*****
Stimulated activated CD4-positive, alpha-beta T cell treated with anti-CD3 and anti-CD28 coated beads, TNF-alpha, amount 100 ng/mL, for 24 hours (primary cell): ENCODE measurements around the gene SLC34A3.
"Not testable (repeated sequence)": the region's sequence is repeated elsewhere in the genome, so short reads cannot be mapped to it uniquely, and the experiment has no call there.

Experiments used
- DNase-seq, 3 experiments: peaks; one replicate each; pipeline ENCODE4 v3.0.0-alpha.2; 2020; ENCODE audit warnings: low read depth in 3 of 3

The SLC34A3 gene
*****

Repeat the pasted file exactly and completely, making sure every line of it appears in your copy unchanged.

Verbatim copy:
Stimulated activated CD4-positive, alpha-beta T cell treated with anti-CD3 and anti-CD28 coated beads, TNF-alpha, amount 100 ng/mL, for 24 hours (primary cell): ENCODE measurements around the gene SLC34A3.
"Not testable (repeated sequence)": the region's sequence is repeated elsewhere in the genome, so short reads cannot be mapped to it uniquely, and the experiment has no call there.

Experiments used
- DNase-seq, 3 experiments: peaks; one replicate each; pipeline ENCODE4 v3.0.0-alpha.2; 2020; ENCODE audit warnings: low read depth in 3 of 3

The SLC34A3 gene